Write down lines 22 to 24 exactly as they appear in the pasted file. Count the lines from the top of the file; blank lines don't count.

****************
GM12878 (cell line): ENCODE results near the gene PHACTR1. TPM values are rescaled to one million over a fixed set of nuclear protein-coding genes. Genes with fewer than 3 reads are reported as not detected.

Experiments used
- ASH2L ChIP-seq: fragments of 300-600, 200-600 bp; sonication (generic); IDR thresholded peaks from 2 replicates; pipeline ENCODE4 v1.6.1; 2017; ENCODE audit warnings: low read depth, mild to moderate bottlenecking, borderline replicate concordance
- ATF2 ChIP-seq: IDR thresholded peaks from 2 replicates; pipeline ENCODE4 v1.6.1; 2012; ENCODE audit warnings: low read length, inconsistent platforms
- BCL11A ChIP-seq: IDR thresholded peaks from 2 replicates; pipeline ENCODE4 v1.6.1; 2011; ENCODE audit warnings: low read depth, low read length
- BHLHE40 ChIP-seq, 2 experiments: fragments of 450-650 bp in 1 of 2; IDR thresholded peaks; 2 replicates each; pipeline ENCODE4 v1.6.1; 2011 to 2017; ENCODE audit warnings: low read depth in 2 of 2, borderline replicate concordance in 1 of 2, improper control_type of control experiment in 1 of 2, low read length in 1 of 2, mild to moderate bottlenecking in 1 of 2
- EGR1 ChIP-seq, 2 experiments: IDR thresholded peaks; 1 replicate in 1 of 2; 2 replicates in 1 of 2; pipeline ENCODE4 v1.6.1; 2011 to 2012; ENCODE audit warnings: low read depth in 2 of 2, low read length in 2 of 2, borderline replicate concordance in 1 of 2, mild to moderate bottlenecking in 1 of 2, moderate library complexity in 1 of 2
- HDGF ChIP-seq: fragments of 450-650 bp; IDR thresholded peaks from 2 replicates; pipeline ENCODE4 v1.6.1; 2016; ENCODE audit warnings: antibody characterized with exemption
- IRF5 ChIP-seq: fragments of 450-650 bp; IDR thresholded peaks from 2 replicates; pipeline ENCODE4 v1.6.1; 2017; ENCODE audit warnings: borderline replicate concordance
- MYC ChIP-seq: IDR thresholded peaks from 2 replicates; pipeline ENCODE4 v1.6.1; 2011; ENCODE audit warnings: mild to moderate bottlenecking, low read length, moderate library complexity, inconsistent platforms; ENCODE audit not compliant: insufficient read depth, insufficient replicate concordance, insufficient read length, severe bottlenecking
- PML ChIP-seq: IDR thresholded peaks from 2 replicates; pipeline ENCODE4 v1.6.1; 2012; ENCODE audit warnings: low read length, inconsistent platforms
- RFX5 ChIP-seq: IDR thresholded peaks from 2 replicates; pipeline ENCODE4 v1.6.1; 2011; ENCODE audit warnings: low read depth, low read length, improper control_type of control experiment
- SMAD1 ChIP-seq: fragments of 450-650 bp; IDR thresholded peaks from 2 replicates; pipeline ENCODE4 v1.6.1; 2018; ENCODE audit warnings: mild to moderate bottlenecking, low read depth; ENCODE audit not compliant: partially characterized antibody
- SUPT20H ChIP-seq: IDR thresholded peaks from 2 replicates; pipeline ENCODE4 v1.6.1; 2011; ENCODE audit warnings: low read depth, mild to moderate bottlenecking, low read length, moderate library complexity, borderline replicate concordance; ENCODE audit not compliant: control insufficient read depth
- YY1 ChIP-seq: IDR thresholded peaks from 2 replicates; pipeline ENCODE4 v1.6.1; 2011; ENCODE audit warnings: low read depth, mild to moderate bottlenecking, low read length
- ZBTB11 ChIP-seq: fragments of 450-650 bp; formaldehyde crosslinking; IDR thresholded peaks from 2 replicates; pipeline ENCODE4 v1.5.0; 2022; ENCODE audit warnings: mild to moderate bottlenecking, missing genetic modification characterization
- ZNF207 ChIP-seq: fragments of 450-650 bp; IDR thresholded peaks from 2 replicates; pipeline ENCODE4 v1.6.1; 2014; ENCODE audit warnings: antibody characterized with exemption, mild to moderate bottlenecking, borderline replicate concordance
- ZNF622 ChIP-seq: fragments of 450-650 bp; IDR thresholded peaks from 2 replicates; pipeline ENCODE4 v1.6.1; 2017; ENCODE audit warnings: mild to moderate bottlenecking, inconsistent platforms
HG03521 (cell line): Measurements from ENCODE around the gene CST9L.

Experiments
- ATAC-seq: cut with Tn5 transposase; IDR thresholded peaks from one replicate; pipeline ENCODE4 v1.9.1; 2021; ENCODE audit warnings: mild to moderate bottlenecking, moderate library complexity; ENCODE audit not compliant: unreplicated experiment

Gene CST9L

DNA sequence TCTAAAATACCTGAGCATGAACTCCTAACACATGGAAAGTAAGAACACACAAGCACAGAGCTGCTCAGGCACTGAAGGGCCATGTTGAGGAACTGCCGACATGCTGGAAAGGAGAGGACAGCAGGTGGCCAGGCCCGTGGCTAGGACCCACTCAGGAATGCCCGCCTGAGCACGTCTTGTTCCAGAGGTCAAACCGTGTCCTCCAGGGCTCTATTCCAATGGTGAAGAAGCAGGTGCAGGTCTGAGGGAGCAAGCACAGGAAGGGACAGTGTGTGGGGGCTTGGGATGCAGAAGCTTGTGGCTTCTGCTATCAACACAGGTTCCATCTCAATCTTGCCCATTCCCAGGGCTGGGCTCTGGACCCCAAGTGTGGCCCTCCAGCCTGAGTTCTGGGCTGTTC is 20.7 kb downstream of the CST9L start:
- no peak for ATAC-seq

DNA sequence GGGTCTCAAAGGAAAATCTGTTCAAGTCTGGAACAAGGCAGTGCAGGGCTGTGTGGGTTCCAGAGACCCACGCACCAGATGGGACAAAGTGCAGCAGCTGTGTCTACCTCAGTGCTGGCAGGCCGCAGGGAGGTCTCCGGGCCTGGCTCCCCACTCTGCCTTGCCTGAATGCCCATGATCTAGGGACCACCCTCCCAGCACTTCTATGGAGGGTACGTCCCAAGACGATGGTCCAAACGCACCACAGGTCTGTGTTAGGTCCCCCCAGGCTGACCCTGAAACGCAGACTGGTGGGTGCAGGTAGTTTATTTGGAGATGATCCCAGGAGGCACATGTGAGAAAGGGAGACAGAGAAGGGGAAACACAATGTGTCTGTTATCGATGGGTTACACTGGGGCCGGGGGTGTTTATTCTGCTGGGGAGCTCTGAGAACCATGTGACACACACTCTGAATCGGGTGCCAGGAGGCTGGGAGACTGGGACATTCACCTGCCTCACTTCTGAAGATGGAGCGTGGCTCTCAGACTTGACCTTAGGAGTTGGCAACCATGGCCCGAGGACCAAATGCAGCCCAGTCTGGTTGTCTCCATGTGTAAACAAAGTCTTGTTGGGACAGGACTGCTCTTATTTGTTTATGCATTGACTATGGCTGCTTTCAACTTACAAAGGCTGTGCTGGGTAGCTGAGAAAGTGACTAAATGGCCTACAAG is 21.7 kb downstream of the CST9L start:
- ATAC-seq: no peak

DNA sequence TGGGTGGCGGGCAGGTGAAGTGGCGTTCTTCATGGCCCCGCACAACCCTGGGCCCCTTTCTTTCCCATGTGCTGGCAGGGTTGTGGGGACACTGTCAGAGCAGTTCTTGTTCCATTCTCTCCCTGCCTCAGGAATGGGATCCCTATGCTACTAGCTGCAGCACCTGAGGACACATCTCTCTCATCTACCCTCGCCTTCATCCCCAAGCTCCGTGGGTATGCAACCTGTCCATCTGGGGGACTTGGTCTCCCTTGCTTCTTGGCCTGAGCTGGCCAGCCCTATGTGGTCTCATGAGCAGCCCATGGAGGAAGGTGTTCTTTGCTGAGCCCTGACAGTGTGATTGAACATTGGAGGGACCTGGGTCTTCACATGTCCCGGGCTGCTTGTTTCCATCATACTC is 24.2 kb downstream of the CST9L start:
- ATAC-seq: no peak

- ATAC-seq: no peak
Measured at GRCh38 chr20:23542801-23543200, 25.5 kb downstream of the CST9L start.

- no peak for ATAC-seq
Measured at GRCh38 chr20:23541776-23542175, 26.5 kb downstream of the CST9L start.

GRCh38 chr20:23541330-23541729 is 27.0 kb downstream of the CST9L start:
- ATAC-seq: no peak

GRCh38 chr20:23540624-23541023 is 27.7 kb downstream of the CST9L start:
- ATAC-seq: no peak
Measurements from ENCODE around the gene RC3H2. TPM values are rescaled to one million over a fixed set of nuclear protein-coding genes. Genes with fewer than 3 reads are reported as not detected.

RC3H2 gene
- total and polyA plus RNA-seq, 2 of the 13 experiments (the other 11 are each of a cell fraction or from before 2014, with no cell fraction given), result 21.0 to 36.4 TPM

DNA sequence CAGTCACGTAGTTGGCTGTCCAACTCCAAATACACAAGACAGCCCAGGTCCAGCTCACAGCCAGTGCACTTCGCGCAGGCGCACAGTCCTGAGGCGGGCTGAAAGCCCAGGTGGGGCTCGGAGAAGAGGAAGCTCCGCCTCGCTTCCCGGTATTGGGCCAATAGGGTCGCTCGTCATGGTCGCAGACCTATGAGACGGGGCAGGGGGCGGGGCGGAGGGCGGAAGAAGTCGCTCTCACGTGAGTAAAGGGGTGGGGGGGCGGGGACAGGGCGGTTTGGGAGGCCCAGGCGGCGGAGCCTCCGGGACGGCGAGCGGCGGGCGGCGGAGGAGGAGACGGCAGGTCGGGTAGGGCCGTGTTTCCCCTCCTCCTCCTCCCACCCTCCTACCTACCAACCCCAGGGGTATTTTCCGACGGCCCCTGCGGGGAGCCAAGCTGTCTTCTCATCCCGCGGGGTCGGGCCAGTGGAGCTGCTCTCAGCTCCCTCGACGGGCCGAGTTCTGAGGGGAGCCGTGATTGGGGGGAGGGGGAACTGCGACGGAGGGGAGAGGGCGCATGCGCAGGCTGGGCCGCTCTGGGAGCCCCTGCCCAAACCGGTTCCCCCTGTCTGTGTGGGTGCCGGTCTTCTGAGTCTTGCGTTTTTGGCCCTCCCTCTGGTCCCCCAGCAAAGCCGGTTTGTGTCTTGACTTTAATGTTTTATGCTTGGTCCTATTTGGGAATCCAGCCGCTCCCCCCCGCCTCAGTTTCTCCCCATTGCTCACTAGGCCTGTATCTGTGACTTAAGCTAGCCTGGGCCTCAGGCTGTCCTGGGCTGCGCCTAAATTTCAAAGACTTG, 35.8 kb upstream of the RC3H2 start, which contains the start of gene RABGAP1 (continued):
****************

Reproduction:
Gene CST9L

DNA sequence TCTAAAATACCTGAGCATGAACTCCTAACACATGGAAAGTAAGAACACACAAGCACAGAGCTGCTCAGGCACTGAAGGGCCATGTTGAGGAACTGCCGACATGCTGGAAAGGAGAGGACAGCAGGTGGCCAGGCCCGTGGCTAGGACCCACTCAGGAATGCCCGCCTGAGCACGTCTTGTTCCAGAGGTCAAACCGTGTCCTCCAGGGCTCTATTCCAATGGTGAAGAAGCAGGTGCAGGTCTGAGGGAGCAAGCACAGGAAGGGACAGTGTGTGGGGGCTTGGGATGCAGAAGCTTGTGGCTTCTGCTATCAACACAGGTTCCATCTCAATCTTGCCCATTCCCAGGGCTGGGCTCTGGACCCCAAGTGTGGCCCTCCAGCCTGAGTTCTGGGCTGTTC is 20.7 kb downstream of the CST9L start:
- no peak for ATAC-seq